How does geoengineering affect all this? ( I would imagine SAG &c might have an adverse affect0

January 7, 2020 2:44 pm

Willis, are your aggregated thunderstorms what causes or forms atmospheric rivers that we occasionally see stretching from Hawaii to the west coast of the US?

Reply to  Willis Eschenbach
January 7, 2020 5:15 pm

I’m pretty sure that the so called atmospheric rivers are a creation of the jet stream.

Reply to  MarkW
January 7, 2020 7:28 pm

The atmospheric river called the Pineapple Express seems to be related to the pumping action of a low pressure system positioned to the north, and high pressure system to the south. Air near the low pressure system is rushing towards the center in a counter clockwise spiral, the opposite with the high pressure system. This sets up a pumping action where air between the systems is pumped on both sides to form the atmospheric river.

On this day (oddly) in 2017 there was low off the Oregon coast and a high off the Baja coast. The river was running at 30 to 40 mph at the 5000 foot level and there was 40 kg of water vapor per square meter of ground surface and it rained a lot in California.

Reply to  MarkW
January 8, 2020 6:52 am

Atmospheric rivers are associated with Rossby waves, which are generated by planetary rotational (Coriolis) forces, to conserve potential vorticity. When zonal winds (east-west) are perturbed meridonally (north-south), Coriolis-induced rotation acts as a restoring force to limit the perturbation.

Rossby waves are responsible for a part of the meridional transports of momentum, energy and water vapor and they are thus an integrating part of the global circulation. Important to note that this circulation of the warm and cold air between the tropics and polar regions doesn’t _cause_ the Rossby waves, but is an _effect_ of these waves, which are caused by the rotation of the Earth.

They are _transverse waves_, that is the oscillation is perpendicular to the direction of travel, which is always from west to east. A parcel of air moving east is pushed to the right (southward) by the Coriolis effect, but this instability is offset by the need to conserve vorticity, which acts a restoring effect and eventually pushes the parcel northward again. This cycle repeats forever, creating a series of planetary waves which have always been there.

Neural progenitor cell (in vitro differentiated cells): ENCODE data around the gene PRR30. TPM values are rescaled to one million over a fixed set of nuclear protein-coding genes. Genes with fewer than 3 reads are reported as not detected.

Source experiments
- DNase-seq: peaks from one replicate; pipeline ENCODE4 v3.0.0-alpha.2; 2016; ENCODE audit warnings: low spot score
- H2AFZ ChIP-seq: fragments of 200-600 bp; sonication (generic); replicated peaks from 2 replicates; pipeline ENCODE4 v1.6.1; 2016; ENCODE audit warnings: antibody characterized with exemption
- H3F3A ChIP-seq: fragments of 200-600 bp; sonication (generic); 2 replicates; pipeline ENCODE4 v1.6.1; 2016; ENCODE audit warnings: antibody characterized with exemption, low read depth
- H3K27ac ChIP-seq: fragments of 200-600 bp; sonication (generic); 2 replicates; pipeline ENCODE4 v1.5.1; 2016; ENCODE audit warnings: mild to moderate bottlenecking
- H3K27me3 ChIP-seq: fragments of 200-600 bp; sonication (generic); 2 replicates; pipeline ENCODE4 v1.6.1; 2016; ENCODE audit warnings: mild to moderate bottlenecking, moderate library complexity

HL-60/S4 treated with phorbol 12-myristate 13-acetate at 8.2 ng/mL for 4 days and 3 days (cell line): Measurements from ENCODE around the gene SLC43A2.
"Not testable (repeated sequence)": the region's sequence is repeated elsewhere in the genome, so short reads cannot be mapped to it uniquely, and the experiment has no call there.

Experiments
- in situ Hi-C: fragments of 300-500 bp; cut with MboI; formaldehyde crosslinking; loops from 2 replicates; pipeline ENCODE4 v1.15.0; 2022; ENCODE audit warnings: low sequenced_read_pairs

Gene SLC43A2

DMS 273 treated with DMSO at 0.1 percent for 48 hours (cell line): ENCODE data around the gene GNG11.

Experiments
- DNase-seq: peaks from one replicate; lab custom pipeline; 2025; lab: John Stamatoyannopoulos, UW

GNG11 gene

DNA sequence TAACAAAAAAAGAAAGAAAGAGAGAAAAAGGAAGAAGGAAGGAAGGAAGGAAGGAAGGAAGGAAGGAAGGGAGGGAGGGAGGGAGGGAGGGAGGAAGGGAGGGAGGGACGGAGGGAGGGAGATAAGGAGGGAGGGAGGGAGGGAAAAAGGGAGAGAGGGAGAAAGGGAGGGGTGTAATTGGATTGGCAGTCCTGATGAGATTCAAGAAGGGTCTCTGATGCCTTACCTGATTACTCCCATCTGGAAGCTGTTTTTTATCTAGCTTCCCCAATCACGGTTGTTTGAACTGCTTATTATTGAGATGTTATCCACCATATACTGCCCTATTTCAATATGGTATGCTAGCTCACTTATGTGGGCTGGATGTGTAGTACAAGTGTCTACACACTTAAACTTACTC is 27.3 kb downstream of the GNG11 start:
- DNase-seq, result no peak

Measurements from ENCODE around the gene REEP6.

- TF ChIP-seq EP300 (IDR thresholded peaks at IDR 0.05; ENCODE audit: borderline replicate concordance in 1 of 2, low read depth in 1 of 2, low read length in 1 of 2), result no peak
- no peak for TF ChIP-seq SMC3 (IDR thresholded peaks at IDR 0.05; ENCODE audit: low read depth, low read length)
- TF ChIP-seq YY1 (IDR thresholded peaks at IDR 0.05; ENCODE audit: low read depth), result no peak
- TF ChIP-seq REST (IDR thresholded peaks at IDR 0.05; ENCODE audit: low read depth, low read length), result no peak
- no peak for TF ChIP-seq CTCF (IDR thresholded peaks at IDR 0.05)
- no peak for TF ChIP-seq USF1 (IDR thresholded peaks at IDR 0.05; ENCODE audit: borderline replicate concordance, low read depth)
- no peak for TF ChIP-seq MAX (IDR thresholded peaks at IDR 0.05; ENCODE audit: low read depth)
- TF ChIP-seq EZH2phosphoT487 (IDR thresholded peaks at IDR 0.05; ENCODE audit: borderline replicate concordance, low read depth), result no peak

So these atmospheric rivers are typically located ahead of cold fronts pushed eastward by the leading edge of mid-latitude Rossby wave troughs.

January 7, 2020 2:46 pm

Excellent. It looks like you’ve put together the foundations of a new empirically based climate model Willis! Many thanks for your work.

Joe Born
January 7, 2020 2:55 pm

Bookmarked; added to my (lengthy) thermostat-hypothesis folder.

There also seems to be a connection to Richard Lindzen’s iris hypothesis. That, when it’s hotter, the precipitation gets more efficient, leaving less water vapor to be detrained into (the earth-warming) cirrus clouds and thereby providing negative feedback.

Ben Wouters
January 7, 2020 2:59 pm

• This is only one of the host of ways that cumulus clouds and thunderstorms keep the tropics from overheating

How do you envision the tropics to overheat? Tropics are mostly ocean, and a good day of sunshine in the tropics delivers some 25 MJ/m^2 to these oceans. Since the sun directly warms only the upper 5-10 m directly, this roughly enough energy to warm this column 1K. During the night this “stored” energy is lost again to the atmosphere/space.

Geoff Sherrington
January 7, 2020 3:06 pm

Great essay, will take several more reads to fully apreciate.
An immediate question, if I may? Regulating, governor systems typically have a set point that they strive to get back to. It can be set on mechanical systems and adjusted to suit the purpose. Like the weight of those revolving iron balls that move an adjustment sleeve up and down to hunt for a desired rotational velocity by a link to the throttle or steam pressure.
Question is, can we imagine a set point in this weather mechanism? You have often noted max SST of 27C, but what informs the mechanism that 27C has been reached? Intuitively, I look first for a physical mechanism like a phase change that is easy for the mind to envisage as having some needed properties. The concept of the weather comparing itself to this reference set point, then adjusting, is attractive by analogy to the mechancal feedback governor, but this might be false.
Any thoughts? Geoff S

Reply to  Geoff Sherrington
January 8, 2020 12:53 pm